Goals At the current rate of development, the new equipment of today is destined to be obsolete in less than 3 years, so you must ask yourself how this equipment improves your operation now. For example, landscape-contracting companies cut their service-response time to customer-service calls in half when crew leaders have wireless communication units. The units allow customers to contact your managers assigned to their property. Therefore, customers don't have to call your office and leave messages with your receptionist. Likewise, your managers, while in the field, can contact customers during the course of the day as needs arise. In addition, managers can reach crewmembers (and vice versa) to ascertain if they are on pace to finish their daily work. Similarly, if a crewmember needs extra fuel for equipment or experiences a mechanical problem, he or she can directly contact management. This prevents work stoppage because the manager can take the fuel or replacement equipment to the crew.
Your budget The following items represent wireless-communication systems and how they affect your budget:
* Cellular and digital. When you invite bids from these providers, be aware of monthly airtime charges. In most cases, a plan that charges a flat, monthly fee for unlimited use is the best choice. Some providers charge a one-time activation fee when you purchase one of their units. However, special offers exist that waive these charges and discount the price of the phone if you buy a contract for a year or two. These offers typically are fine, but you must be sure you can honor the length of the contract. If you choose a plan that offers limited airtime, you must realize that exceeding that limit is expensive. Gather at least three bids from providers in your area and determine which one best meets your needs.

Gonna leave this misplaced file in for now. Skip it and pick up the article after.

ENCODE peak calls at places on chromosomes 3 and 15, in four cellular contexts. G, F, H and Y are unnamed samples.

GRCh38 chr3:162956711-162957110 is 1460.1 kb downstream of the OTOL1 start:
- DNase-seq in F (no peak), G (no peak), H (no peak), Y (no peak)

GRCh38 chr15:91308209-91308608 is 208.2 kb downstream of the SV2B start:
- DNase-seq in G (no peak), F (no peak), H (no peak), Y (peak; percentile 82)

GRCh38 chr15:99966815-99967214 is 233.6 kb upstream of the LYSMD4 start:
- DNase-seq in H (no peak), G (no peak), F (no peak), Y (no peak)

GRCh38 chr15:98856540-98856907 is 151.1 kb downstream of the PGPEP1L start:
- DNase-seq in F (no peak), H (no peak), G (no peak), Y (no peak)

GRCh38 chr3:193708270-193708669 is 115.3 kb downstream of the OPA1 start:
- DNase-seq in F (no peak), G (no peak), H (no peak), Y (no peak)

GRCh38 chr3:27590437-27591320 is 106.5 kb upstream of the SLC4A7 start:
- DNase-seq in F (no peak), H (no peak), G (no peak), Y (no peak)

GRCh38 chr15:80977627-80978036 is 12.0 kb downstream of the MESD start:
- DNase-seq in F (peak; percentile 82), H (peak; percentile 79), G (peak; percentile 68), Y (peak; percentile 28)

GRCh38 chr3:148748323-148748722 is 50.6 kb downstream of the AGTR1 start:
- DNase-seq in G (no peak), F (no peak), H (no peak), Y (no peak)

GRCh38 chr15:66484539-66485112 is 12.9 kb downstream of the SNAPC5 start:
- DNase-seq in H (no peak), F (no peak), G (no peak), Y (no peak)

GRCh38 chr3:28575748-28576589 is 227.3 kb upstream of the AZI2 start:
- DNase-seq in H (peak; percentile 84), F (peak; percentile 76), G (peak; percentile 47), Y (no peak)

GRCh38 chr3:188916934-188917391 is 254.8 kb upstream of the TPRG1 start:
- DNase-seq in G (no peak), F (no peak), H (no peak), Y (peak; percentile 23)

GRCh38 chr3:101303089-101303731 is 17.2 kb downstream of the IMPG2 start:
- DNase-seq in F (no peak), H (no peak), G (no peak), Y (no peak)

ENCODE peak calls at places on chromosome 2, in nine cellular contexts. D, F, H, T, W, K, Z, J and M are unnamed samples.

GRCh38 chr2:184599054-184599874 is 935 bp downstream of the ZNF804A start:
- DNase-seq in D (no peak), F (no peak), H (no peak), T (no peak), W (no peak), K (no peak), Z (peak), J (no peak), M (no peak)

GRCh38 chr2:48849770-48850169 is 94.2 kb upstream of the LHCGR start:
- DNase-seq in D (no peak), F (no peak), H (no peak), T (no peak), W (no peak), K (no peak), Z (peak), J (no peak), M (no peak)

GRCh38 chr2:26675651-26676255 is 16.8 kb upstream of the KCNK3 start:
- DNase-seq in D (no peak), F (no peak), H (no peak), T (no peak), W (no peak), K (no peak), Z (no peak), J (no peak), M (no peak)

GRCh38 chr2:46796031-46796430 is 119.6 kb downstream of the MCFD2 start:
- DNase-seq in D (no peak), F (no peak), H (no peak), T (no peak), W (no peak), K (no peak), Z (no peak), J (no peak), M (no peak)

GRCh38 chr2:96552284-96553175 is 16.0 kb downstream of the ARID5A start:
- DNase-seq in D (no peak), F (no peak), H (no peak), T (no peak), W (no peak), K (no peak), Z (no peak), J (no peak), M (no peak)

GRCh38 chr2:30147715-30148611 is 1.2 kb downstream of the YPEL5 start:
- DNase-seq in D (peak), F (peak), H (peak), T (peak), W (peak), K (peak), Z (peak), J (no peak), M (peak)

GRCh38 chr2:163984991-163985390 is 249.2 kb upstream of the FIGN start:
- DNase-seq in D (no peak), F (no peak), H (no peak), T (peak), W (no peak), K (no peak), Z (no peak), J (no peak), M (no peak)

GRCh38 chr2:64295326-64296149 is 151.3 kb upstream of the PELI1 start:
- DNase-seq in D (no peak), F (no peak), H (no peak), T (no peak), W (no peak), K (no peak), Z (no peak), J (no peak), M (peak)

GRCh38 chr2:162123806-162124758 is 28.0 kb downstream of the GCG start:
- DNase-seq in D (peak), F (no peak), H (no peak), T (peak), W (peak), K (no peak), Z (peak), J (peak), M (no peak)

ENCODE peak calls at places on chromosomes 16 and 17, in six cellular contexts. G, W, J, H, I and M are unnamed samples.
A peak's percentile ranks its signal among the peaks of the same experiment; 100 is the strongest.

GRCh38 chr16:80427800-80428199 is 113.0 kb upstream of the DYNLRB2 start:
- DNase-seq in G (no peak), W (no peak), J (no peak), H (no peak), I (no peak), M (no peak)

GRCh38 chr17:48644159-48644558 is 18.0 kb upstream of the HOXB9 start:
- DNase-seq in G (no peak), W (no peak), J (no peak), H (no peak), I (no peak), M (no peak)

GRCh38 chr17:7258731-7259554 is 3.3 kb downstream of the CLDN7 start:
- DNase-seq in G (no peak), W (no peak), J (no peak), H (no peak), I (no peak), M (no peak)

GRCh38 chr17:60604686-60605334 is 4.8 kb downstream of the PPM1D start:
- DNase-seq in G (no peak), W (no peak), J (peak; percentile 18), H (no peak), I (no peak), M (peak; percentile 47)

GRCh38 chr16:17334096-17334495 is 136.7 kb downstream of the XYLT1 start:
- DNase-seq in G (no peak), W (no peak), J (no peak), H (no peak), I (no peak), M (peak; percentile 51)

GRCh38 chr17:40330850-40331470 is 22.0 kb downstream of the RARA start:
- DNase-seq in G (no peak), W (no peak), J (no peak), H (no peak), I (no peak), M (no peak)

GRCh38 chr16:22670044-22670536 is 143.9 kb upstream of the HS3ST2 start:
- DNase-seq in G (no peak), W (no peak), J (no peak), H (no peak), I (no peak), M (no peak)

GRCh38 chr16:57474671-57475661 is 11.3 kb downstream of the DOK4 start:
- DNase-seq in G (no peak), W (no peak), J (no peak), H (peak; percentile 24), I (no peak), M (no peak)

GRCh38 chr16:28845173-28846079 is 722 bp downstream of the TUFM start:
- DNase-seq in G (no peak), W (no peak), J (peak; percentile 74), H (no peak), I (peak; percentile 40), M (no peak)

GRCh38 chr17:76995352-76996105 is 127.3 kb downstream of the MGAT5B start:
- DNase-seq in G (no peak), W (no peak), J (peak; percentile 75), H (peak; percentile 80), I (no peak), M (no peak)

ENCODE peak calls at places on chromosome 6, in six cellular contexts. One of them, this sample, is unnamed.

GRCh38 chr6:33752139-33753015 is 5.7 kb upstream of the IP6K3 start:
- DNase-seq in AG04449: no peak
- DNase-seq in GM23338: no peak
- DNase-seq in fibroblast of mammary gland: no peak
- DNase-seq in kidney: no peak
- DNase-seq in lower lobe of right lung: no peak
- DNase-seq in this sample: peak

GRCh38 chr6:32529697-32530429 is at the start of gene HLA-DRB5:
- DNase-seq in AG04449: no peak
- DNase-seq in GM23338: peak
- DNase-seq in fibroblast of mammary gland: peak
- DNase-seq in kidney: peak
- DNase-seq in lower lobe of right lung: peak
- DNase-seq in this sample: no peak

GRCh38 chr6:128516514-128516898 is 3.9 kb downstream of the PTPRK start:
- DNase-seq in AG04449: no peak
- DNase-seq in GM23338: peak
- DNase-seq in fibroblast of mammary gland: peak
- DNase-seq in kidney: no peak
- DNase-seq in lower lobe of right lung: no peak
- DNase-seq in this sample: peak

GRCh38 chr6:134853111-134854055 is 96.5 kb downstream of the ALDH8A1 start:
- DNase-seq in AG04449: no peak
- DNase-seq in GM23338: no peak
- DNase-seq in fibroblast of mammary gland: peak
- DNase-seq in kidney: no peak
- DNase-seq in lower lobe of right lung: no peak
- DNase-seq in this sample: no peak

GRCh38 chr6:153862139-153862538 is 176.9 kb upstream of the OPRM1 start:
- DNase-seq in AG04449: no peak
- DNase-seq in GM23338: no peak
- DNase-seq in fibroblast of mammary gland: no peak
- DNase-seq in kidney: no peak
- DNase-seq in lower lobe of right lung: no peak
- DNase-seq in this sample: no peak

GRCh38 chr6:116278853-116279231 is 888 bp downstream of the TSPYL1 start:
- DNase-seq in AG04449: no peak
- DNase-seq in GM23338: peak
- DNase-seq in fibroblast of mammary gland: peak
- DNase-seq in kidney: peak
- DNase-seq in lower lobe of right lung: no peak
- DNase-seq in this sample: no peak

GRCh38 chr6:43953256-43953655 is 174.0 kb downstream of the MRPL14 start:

* Two-way radio-plus-digital. Relatively new to the market, these hand-held units combine three of the most popular wireless-communication options: phone, pager and two-way radio. As with cellular and digital phones, monthly charges, airtime fees and, in most cases, installation fees apply. The obvious advantage of these units for grounds-maintenance and golf-course personnel is the convenience of the combined services they provide. Be aware, however, that you pay for this convenience.
* Pagers. Contrary to popular belief, pagers remain a viable wireless-communication system. Until recently, pagers have offered one-way communication. Today, however, two-way pagers exist. A bit larger than one-way units, the two-way devices have a keypad on which you type and send alphanumeric messages. Less expensive than cellular or digital phones, pagers are an option for lower management or crewmembers who don't require instant telephone or two-way radio contact with you or your customers.